"Given the fundamental importance of the family to Roman society, adoption was a lifeline 'for a family in danger of dying out' . This was usually due to a paterfamilias (head of the household) being unable to have children of his own, or because his own children had failed to live to adulthood, and so, in order that he might have an heir, recourse was made to adopting a son from another family...where childlessness is one of the main reasons for embarking on such a course, The Roman conception of adoption was rooted in the old religious basis of the Roman family where each family had its own cult or sacra ('sacred things'). It was paramount that the family worship should continue and where this was threatened, or in doubt, due to a lack of persons to carry it on, adoption was called into practice. Again, unlike society today where children are adopted, the normal subjects of adoption in the Roman world were already adults, by which time the chances of survival were greater and the adopting father could see what he was getting as a son and heir."
Does God adopt for the reason that Roman men did? Was it a "lifeline for a family in danger of dying out"? Who can believe that this would be a reason for God to adopt! Does God adopt because he is "unable to have children of his own"? Does he adopt because some of his biological sons are unworthy? Does God adopt adults or children?
Consider also the fact that in Roman adoptions, the male chosen to be adopted, slave or near kin, had choice whether to be adopted or not. This is because the purpose of Roman adoption, to acquire a male heir, nearly always excluded babies or small children, as noted. "Sons" were adopted, that is, adolescents or young mature men. These men had to agree to the adoption. Yet, in modern adoptions, not only is the purpose generally not to acquire a male heir, but the age of the adoptee is different, for today adoption is rarely of young men, it nearly always being adoption of babies or very small children, whose consent is not required. Clearly, whether we choose an adoption model where the choice of the adoptee is involved, or not, each model has its consequences theologically.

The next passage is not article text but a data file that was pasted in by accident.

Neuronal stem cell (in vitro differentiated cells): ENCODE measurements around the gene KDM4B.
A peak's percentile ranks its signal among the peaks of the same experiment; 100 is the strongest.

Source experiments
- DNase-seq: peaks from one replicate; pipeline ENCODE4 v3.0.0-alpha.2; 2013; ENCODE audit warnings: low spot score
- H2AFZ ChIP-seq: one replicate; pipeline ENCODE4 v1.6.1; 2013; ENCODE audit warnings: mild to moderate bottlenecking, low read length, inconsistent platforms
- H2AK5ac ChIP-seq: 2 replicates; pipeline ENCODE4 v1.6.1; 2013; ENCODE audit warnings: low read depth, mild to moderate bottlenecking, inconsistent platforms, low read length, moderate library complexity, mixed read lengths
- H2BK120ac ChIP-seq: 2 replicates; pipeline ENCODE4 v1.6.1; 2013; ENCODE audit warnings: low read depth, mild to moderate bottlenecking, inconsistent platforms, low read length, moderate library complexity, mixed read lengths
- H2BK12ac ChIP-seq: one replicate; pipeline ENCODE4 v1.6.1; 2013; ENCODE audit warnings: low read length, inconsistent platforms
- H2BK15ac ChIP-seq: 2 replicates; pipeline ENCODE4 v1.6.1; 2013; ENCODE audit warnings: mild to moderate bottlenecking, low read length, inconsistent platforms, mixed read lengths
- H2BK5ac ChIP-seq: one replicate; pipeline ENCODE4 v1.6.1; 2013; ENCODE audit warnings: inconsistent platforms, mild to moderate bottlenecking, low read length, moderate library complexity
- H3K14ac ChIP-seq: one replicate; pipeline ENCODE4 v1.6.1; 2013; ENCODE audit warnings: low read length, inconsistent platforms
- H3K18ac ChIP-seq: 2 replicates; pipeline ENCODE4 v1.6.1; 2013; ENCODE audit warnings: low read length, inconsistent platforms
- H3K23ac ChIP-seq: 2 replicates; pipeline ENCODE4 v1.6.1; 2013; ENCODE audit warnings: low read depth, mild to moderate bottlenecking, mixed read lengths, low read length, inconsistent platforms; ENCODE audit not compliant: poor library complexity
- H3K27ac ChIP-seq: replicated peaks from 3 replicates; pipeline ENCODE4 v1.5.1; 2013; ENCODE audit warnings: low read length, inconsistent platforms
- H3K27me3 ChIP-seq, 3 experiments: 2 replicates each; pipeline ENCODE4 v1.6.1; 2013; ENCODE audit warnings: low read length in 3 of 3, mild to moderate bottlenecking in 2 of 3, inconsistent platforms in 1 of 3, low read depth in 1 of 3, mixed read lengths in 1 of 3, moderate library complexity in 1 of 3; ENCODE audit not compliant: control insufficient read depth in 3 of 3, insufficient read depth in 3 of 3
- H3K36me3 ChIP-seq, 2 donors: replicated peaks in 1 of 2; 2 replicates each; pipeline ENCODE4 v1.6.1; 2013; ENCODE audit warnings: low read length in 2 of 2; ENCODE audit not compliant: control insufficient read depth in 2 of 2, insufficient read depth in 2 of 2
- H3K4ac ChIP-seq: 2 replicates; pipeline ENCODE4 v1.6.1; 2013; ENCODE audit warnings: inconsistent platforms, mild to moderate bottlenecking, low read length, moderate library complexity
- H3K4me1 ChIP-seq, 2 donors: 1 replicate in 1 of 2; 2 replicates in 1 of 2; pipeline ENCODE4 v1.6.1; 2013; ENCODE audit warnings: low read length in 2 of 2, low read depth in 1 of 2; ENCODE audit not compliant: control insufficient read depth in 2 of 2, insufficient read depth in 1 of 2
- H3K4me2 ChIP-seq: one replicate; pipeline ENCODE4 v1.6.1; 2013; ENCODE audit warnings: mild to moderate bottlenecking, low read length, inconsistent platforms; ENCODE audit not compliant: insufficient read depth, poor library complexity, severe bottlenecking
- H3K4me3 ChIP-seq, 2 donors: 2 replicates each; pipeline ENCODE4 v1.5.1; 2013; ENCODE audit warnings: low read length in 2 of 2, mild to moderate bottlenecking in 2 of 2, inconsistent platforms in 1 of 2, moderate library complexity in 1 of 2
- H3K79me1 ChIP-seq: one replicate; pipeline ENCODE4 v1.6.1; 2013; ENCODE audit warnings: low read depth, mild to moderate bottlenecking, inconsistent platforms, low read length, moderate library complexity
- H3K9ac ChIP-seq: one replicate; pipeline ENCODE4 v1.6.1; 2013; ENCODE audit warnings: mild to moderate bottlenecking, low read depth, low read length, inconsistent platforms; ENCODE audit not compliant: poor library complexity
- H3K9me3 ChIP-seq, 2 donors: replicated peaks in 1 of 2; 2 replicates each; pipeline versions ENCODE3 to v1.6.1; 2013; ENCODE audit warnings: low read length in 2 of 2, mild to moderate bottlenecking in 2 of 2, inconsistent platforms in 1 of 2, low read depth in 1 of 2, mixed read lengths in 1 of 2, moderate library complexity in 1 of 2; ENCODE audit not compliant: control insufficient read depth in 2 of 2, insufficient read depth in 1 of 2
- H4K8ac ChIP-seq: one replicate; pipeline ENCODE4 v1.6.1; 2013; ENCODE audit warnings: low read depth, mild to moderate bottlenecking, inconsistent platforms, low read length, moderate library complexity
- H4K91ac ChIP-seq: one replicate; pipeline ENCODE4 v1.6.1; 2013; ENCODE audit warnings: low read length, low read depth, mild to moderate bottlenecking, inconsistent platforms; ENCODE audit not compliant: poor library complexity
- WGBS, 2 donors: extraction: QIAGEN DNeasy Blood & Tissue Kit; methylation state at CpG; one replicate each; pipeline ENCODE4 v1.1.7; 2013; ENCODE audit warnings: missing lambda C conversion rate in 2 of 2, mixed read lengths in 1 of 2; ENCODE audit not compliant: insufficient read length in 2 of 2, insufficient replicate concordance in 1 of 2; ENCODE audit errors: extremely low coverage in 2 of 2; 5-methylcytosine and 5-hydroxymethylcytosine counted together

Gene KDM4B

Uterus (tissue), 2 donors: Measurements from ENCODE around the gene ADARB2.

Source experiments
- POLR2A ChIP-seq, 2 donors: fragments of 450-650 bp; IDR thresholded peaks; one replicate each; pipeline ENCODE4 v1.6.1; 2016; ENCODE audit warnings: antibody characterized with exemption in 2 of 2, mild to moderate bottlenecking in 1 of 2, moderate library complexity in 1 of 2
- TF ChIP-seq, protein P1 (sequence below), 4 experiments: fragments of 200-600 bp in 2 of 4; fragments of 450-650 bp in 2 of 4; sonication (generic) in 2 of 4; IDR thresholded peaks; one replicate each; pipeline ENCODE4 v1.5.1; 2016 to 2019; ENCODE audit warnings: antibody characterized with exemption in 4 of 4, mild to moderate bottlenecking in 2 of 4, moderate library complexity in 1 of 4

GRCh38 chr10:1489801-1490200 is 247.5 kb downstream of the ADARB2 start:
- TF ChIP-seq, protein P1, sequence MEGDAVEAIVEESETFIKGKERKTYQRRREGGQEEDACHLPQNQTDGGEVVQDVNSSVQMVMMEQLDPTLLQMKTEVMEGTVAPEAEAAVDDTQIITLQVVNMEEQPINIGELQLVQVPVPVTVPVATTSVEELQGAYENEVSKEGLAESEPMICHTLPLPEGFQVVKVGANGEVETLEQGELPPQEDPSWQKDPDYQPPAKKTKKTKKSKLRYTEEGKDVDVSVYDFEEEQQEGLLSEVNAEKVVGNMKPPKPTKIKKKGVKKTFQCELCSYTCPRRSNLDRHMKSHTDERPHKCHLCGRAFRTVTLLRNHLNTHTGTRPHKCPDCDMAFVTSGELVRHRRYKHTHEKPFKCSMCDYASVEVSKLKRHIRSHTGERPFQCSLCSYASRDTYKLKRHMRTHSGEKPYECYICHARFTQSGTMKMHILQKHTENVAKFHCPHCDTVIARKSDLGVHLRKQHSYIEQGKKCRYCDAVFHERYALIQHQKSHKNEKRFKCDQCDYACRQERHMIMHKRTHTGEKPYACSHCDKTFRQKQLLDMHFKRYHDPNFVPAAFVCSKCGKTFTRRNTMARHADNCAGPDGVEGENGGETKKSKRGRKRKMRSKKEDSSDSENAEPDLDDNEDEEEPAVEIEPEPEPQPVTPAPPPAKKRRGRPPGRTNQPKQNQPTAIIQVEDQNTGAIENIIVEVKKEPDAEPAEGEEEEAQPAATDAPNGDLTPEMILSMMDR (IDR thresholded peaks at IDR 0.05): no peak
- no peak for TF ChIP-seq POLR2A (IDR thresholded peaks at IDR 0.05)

The Eternal Family & Son
God has never been childless or without an heir. Just as the first person in the Trinity is styled the "Father," and has ever been so, likewise the second person has always been styled the "Son," and this has ever been so. Likewise, the Spirit is the third member of this divine family.
Christ is "the Son of God" and "the only begotten of the Father," and this by birth and not by adoption. This begetting of "the Son of God" is an immanent act of God, eternal and without beginning. As long as God has been "Father" he has also been "Son" and "Spirit." So, it is not proper to say that God adopts children from among men because he is childless or without a male heir.